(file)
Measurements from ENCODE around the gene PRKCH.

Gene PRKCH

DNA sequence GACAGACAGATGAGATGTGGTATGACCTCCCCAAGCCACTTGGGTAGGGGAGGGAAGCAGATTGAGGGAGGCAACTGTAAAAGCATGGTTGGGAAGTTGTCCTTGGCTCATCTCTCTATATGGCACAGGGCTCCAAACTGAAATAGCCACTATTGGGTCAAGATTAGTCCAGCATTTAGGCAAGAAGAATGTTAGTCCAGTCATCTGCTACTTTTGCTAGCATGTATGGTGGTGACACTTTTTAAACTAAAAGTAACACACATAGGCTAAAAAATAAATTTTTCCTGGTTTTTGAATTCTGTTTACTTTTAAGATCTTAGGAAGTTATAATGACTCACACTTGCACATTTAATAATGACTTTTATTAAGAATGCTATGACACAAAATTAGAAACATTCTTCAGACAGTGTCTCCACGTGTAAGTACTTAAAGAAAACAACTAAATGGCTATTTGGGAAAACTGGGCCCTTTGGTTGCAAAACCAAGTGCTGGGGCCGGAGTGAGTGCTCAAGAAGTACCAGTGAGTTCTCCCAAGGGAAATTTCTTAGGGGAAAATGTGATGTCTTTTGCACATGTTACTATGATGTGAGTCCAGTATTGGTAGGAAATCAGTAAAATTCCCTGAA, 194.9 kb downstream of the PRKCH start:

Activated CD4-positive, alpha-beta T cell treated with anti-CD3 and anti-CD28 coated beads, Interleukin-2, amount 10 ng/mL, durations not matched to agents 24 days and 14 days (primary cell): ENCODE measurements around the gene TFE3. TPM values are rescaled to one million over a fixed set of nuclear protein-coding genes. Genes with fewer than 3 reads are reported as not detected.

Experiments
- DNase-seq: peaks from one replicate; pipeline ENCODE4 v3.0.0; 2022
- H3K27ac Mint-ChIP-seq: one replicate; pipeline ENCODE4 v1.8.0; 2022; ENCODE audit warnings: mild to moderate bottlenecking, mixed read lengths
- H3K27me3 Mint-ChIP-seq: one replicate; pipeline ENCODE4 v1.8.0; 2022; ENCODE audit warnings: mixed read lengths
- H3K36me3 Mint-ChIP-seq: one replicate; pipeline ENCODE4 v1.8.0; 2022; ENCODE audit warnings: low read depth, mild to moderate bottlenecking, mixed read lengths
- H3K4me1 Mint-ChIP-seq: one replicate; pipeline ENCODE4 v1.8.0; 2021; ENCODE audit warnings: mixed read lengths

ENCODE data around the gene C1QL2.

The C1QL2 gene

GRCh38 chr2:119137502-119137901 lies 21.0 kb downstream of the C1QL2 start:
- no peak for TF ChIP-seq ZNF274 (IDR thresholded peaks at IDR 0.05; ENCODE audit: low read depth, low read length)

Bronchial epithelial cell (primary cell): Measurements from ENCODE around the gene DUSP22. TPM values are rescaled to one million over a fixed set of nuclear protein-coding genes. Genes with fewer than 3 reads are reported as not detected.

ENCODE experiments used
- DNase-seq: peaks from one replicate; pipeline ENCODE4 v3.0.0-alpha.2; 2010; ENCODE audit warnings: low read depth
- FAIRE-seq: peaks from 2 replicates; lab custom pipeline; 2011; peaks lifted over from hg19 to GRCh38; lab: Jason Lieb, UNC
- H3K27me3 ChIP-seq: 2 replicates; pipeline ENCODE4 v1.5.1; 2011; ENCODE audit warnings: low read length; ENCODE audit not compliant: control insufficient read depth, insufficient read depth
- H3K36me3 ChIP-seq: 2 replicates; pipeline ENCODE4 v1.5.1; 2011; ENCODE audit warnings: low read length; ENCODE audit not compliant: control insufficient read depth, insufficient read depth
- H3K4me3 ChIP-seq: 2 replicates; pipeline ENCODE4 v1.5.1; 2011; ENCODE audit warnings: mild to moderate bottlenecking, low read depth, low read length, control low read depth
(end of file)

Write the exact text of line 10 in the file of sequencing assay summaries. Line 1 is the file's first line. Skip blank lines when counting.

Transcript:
- H3K4me1 Mint-ChIP-seq: one replicate; pipeline ENCODE4 v1.8.0; 2021; ENCODE audit warnings: mixed read lengths